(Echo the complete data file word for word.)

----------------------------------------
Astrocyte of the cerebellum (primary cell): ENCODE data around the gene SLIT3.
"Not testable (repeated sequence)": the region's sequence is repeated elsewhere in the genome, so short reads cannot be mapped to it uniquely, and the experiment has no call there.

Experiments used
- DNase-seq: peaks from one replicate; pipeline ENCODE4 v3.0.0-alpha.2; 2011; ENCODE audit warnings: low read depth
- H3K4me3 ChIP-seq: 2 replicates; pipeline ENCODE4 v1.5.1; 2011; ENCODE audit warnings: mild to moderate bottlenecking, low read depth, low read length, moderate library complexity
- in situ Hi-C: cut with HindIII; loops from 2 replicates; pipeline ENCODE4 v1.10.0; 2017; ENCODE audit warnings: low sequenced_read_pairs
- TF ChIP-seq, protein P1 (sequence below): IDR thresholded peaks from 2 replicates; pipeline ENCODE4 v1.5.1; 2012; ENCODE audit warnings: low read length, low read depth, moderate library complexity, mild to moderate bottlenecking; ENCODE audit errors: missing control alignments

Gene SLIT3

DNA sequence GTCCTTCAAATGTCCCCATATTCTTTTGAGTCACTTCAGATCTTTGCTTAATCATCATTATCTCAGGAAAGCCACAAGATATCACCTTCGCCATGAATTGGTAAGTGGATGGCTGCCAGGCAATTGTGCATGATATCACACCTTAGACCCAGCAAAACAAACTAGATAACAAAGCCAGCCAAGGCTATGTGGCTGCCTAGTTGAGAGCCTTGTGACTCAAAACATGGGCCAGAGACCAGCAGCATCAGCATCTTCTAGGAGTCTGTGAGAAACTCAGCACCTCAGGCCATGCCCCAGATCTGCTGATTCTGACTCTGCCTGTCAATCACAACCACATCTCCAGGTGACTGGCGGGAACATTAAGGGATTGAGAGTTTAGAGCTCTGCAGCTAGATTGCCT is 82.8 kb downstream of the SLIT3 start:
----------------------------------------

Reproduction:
Astrocyte of the cerebellum (primary cell): ENCODE data around the gene SLIT3.
"Not testable (repeated sequence)": the region's sequence is repeated elsewhere in the genome, so short reads cannot be mapped to it uniquely, and the experiment has no call there.

Experiments used
- DNase-seq: peaks from one replicate; pipeline ENCODE4 v3.0.0-alpha.2; 2011; ENCODE audit warnings: low read depth
- H3K4me3 ChIP-seq: 2 replicates; pipeline ENCODE4 v1.5.1; 2011; ENCODE audit warnings: mild to moderate bottlenecking, low read depth, low read length, moderate library complexity
- in situ Hi-C: cut with HindIII; loops from 2 replicates; pipeline ENCODE4 v1.10.0; 2017; ENCODE audit warnings: low sequenced_read_pairs
- TF ChIP-seq, protein P1 (sequence below): IDR thresholded peaks from 2 replicates; pipeline ENCODE4 v1.5.1; 2012; ENCODE audit warnings: low read length, low read depth, moderate library complexity, mild to moderate bottlenecking; ENCODE audit errors: missing control alignments

Gene SLIT3

DNA sequence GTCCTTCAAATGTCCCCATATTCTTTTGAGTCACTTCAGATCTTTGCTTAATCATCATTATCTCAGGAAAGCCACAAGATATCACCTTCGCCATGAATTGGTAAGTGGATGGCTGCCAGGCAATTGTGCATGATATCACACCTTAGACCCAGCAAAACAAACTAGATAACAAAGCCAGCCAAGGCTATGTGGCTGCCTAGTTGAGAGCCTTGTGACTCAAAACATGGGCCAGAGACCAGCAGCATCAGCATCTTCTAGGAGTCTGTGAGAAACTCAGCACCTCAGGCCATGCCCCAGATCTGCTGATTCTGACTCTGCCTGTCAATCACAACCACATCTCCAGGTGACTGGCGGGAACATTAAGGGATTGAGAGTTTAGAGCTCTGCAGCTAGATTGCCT is 82.8 kb downstream of the SLIT3 start: